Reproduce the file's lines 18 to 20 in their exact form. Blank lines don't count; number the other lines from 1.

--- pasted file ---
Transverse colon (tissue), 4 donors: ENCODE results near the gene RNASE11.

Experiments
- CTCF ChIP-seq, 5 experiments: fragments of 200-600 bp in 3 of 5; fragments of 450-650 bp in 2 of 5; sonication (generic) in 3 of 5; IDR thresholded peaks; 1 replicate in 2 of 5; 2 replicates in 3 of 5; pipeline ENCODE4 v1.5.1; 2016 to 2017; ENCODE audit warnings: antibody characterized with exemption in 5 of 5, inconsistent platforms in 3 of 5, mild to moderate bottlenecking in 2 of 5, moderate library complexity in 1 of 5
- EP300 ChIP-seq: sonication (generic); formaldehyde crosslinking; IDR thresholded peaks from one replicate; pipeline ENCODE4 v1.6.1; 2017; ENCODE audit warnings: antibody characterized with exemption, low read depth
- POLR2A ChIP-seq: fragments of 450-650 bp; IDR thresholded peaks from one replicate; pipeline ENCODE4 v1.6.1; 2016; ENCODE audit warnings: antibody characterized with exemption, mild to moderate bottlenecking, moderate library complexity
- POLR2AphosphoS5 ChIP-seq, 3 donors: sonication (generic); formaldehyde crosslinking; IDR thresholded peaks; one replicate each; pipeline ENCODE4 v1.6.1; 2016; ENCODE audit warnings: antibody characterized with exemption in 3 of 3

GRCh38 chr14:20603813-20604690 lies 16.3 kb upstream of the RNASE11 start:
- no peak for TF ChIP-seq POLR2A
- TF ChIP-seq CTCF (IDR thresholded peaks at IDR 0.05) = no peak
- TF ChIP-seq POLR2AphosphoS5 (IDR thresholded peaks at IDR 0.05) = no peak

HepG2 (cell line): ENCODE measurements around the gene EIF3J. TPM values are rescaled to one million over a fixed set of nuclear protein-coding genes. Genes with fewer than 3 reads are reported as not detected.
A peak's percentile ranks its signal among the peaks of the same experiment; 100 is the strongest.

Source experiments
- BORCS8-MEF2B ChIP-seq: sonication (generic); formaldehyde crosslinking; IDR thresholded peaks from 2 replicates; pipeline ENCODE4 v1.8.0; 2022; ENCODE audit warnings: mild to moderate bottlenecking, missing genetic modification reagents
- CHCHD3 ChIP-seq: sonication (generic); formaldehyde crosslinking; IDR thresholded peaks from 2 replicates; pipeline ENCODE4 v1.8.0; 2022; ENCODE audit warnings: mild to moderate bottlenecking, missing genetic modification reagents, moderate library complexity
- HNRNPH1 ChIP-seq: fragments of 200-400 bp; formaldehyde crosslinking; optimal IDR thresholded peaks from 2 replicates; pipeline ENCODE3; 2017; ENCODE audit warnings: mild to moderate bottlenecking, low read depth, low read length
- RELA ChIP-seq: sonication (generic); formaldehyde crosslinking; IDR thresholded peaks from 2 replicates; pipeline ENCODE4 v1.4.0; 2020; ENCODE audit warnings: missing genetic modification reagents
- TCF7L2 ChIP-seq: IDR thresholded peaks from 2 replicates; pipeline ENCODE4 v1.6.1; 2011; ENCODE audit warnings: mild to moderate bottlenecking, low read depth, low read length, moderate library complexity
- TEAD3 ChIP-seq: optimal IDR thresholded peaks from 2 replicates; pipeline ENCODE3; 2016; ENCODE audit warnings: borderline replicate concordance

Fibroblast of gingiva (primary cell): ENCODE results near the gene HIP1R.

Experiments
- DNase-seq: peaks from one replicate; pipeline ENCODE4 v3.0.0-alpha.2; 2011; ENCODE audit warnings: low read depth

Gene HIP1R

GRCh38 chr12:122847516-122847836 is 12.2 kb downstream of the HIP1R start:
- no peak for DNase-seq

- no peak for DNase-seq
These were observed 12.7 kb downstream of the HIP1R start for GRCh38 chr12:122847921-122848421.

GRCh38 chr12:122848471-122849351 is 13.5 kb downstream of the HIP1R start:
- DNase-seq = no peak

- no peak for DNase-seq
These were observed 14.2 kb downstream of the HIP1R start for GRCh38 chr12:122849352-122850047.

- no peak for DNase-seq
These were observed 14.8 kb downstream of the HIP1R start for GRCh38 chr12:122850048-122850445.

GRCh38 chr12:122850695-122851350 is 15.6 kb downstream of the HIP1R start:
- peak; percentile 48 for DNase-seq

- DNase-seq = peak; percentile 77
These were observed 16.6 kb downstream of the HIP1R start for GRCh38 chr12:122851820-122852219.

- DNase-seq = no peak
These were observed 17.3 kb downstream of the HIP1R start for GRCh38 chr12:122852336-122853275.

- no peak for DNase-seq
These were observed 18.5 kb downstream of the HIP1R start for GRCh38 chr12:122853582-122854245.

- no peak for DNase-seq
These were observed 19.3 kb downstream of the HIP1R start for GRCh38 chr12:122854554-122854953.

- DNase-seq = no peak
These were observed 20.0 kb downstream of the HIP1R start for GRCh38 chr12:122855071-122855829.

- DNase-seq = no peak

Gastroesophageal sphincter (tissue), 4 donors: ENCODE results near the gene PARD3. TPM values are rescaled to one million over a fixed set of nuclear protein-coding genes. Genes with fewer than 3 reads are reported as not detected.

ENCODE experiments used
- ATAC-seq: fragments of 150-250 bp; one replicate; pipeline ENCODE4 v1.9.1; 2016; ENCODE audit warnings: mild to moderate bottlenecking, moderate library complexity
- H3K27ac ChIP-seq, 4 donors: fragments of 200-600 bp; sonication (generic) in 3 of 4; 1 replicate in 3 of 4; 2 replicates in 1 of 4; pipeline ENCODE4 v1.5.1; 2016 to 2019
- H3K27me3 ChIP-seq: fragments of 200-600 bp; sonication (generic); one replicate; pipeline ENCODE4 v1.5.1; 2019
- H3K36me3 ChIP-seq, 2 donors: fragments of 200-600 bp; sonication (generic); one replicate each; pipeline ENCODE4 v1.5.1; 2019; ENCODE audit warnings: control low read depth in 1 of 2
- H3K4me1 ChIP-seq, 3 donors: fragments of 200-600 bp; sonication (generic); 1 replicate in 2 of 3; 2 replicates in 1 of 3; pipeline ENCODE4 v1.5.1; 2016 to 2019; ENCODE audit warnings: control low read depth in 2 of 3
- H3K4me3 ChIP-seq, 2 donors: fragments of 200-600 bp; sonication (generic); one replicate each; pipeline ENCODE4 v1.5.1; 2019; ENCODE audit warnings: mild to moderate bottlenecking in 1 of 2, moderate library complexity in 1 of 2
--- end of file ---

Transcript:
- TCF7L2 ChIP-seq: IDR thresholded peaks from 2 replicates; pipeline ENCODE4 v1.6.1; 2011; ENCODE audit warnings: mild to moderate bottlenecking, low read depth, low read length, moderate library complexity
- TEAD3 ChIP-seq: optimal IDR thresholded peaks from 2 replicates; pipeline ENCODE3; 2016; ENCODE audit warnings: borderline replicate concordance

Fibroblast of gingiva (primary cell): ENCODE results near the gene HIP1R.